So much for absurd logics. These are nothing but mere pretenses. Yes Daura Suruwal as a national dress may not represent a vast majority of people living in this country. And people should be allowed to wear their ethnic wears as they dim fit in a national occasion, daura suruwal or dhoti kurta. But burning Supreme Court’s verdict over this is atrocious. This is contempt of court and those protesting should be arrested. The plans to burn Daura Suruwal as has happened in 2008 already are even more despicable. Most disappointing in all this is how some so called writers and intellectuals have chosen to support this move. It’s a shame. Have you in your hatred become so unmindful of the fact that daura suruwal happens to be the dress of a significant portion of people in this country? How do two wrongs ever make a right?
    If only this were a genuine grievance, we could have empathized with the protestors. But like their flags, their rumbling and awkward Hindi, this demand too is a southern import, pushed forward only to appease the Indian lords.

  3. Seems i can’t click reply to your response hence writing here. Very short one as I woke up late and my internet might go off any moment (sad can’t afford 24 hours hahaha)

    I wholeheartedly agree there is no real pluralism, no space for gatekeepers to act sensibly or even if there’s opportunity for such space, any hardly use beyond their own political and other benefits. Even if there is such diversity, it doesnt mean we should stop writing. As I mentioned earlier, no matter what we say or give example of which country, eventually the so called thinking cap would be of few elites who have reach and they present whole intelligentsia. See in Nepal now prolly 200 are such people who are quoted everywhere, given space to express their thoughts everywhere. We might increase it to 600 asking for pluralism but still they will always fall short of presenting our view. Still media or civil society would be clogged by only those 600. Sad aspect of democracy that talks about inclusiveness, openness and diversity. Anyway probably someday we can more discuss on pron and cons of this aspect. Summary you should keep writing no matter what the scenario.

    I am not saying he shouldn’t be chastised online for his views. There should be ample of spaces for criticizing and supporting. Logic should criticize the logic. Many times instead of we attacking the logic end up attacking person. Lets chastise actions not individual person. All I am saying probably we should be little more sensitive in using words. As you have used word he should be “jailed” (in your twitter as well), this is where i feel little uncomfortable. You can call me naive for this as you please of course. Probably you could have just used “you could face course of justice” or something like that. I believe words are not mere clusters of harmless alphabets, they legitimize and delegitimize.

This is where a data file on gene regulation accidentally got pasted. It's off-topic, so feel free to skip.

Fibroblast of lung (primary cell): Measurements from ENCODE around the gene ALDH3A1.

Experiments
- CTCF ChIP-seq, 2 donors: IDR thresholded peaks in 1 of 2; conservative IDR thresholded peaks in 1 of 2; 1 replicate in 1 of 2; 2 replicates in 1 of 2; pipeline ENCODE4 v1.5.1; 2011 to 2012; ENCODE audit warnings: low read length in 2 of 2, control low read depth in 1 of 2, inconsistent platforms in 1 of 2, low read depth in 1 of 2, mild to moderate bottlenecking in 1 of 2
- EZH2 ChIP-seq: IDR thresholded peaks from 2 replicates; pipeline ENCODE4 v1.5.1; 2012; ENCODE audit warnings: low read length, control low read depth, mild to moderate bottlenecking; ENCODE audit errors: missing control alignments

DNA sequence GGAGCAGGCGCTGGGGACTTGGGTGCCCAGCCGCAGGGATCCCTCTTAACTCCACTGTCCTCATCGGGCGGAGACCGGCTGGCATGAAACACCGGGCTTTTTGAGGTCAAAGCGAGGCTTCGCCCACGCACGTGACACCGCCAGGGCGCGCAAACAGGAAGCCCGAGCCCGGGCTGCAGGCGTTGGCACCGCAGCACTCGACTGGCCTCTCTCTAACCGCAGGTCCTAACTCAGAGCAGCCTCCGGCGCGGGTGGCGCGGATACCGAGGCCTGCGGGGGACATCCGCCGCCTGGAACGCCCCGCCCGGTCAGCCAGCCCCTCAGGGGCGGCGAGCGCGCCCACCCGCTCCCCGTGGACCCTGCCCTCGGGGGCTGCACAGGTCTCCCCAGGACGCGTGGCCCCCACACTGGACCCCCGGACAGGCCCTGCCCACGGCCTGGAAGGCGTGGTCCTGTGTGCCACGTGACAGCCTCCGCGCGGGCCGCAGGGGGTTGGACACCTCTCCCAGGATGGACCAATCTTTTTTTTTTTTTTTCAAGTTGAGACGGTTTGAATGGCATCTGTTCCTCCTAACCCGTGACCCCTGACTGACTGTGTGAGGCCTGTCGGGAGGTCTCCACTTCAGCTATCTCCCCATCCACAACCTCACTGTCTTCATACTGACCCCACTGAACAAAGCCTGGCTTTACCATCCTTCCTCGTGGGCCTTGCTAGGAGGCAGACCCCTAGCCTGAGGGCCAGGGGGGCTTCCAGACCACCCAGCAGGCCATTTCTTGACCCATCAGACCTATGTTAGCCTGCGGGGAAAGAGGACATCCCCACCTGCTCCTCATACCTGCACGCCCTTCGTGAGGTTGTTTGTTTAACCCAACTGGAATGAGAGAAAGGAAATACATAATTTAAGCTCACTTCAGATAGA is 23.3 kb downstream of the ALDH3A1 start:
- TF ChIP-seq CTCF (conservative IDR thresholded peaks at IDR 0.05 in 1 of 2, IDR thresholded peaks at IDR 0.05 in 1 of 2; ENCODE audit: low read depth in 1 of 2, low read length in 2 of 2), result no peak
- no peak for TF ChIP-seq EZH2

But of course, who am i to dictate you again.

    Apologies if i wrote some silly remarks that do not have any connection to your comments or thoughts. I am still half awake you see 🙂 Have a good day

    Of course this discussion would never see end of it’s day. We will have always some thoughts to agree or disagree haha. Probably it’s time to move on to next topic. hence, my last comment on this.

  4. Rabin,
    No disagreements with other points of yours, so I reply only one:

    1. Prashant Jha is entitled to his opinion and is free to do and write what he wants. But, contempt of court is a bailable offence- and he is merely taking advantage of the weak state of law enforcement in the country today. I still believe anyone who offends the court should be jailed (including Maoist MPs, who 2 years ago had done similar things against court decision).

    2. Daura suruwal topi is currently the national dress of Nepal. Sure, one can discuss how to make dresses of all people more accepted and so on, but there is no need to burn the dress of other people. Moreover, it is also the national dress.

    This is uncivilized. If somebody burns dress of other people, you’ll hear similar things. When stupid people burnt Indian flags in Nepal, Indians reacted bitterly. it is simple and obvious. I don’t welcome such acts with claps. I can address argument with argument, but barbarism and an intent of purely offending and stoking a communal fire should be condemned in the clearest possible words. There should be no space for such acts and motives in our society- and I don’t feel the need to be apologetic about it.

  5. Thanks for having the courage to say that Prashant Jha should be arrested. And not just him, a whole bunch of others like him who have harmed this country with their lies, manipulations and dishonesty should be punished. CK Lal, Khagendra Shangraula, Kanak Mani Dixit, the list is long.

    And please everyone, let’s not give in to the shit about people being entitled to have their opinions, no matter how destructive they are to the nation. Oh really? If a common person would have been punished for carrying out certain actions, why should people like Prashant Jha be spared under the pretext of exercising intellectual freedom?

    If only our intellectuals were honest in their op-eds, trust me Rabin half this country’s problem would not have arisen in the first place. People take their words seriously here. They can’t run an experiment on this country’s future over some pseudo-intellectual exercise or discoursing of theirs and say ‘hey sorry, didn’t work out.’

    What Prashant, CK and some other closet Maoist writers (although all of them support different factions) are doing is called as: intellectual terrorism. Pity it’s not a punishable offence.